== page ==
Dismantling the edifice of white supremacy
More Than Black?
Multiracial Identity and the New Racial Order
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G. Reginald Daniel
In the United States, anyone with even a trace of African American ancestry has been considered black. Even as the twenty-first century opens, a racial hierarchy still prevents people of color, including individuals of mixed race, from enjoying the same privileges as Euro-Americans. In this book, G. Reginald Daniel argues that we are at a cross-roads, with members of a new multiracial movement pointing the way toward equality.
Tracing the centuries-long evolution of Eurocentrism, a concept geared to protecting white racial purity and social privilege, Daniel shows how race has been constructed and regulated in the United States. The so-called one-drop rule (i.e., hypodescent) obligated individuals to identify as black or white, in effect erasing mixed-race individuals from the social landscape. For most of our history, many mixed-race individuals of African American descent have attempted to acquire the socioeconomic benefits of being white by forming separate enclaves or "passing." By the 1990s, however, interracial marriages became increasingly common, and multiracial individuals became increasingly political, demanding institutional changes that would recognize the reality of multiple racial backgrounds and challenging white racial privilege.
More Than Black? regards the crumbling of the old racial order as an opportunity for substantially more than an improvement in U.S. race relations; it offers no less than a radical transformation of the nation's racial consciousness and the practice of democracy.
"More Than Black? is a splendid analysis of how the American nation built walls to keep people apart and how these walls are being breached and dismantled. Writing amidst a tidal wave of racial boundary crossing, the author brilliantly dissects the rise of multiracial identities and shows how this has threatened many African Americans for whom mutually exclusive racial categories, first developed as a white racial weapon, have served their purposes in an era of entitlements, quotas, and set asides. Daniel has done a great service in helping us think about the future of a racially democratic society."
"Thankfully, in this increasingly diverse nation, deep questions about what 'white' and 'black' mean are finally coming to the fore. In an original analysis, Daniel thoroughly examines the long history of multiracial ancestries and communities in the U.S. Framing issues sociologically rather than psychologically, he probes how Eurocentrism has shaped past and present struggles over multiracial identities. Often working against the centuries-old white-racist order, struggles to assert multiracial identities began soon after the first interracial liaisons in the 1600s and continue today in the growing social and political movements to build a truly democratic multiracial society."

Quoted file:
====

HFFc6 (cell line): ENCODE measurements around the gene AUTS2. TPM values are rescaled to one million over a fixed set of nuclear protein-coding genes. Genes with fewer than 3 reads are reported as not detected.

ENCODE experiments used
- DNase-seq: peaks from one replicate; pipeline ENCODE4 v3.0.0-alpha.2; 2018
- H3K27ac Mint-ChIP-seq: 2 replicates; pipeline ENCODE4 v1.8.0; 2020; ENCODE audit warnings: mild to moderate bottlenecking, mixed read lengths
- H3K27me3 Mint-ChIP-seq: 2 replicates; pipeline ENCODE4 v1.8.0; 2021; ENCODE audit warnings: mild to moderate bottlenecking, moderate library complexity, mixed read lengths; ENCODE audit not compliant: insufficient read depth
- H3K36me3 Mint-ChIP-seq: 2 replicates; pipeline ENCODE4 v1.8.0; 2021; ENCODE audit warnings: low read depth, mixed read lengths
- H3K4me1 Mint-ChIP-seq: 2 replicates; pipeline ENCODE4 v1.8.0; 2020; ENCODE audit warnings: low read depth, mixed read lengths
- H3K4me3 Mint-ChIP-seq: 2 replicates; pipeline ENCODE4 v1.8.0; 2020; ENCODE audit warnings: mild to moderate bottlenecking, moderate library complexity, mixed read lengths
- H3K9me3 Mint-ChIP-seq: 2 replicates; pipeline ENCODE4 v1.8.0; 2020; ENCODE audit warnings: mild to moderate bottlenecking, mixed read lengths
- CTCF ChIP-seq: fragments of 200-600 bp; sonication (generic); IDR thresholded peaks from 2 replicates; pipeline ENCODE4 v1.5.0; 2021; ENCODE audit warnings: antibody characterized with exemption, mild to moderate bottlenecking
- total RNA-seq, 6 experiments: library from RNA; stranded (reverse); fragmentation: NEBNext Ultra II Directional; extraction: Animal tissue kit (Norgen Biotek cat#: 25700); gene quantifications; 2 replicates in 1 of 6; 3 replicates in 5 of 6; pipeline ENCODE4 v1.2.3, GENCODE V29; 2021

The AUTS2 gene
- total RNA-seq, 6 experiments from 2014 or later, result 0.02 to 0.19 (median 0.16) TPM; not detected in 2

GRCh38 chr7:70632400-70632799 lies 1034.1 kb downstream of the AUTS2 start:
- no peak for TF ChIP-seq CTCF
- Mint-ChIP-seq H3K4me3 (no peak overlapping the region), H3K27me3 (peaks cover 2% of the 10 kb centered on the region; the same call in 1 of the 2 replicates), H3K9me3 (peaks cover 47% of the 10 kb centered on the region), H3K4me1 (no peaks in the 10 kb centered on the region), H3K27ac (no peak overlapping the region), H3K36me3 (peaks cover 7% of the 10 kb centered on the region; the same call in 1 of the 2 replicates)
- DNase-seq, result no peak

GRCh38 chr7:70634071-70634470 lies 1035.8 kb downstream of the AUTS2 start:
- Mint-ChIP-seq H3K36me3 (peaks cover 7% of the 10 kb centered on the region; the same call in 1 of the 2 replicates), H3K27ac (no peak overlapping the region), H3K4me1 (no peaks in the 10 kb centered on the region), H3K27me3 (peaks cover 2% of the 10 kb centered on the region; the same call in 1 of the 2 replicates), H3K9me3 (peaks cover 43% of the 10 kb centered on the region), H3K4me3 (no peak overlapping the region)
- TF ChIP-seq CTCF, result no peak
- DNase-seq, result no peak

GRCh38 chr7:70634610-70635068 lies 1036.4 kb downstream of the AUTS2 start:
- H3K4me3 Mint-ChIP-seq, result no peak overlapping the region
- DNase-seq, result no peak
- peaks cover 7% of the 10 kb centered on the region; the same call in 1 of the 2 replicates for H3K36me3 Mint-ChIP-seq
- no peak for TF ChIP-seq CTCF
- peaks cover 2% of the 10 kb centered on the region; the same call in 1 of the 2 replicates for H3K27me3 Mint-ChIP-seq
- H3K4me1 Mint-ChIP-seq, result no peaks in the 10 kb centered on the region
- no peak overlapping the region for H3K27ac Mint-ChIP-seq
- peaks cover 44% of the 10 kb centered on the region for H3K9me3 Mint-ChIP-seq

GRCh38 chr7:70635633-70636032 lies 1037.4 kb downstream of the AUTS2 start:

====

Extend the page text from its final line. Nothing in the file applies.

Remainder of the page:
"...a first in giving shape to an intellectual and scholarly agenda for students of multiracial identity."
"This work raises some interesting philosophical questions.... recommended and should be a spur to further research."
"...this book deserves to be widely read. Whether or not one agrees with his analysis or predictions, Daniel has produced a tour de force on multiracialism that will have to be reckoned with in years to come."
“The book’s strength is in its examination of how the categorization of multiracial persons in the United States has shifted as American culture has evolved.…More Than Black elegantly illuminates a relatively ignored topic…[it] is a contemplative and timely addition to the library of those interested in racial identity. It also provides a provocative look at the conflicting pressures experienced by multiracial individuals as their identity is repeatedly recategorized to serve social and political agendas…More Than Black provides insight into the history of multiracial identity within the United States and it inspires reflective thought on future conceptions of multiracial identity.”
Part I: White Over Black
Part II: Black No More
Part III: More than Black
Part IV: Black No More or More than Black?
Epilogue: Beyond Black or White: A New United States Racial Project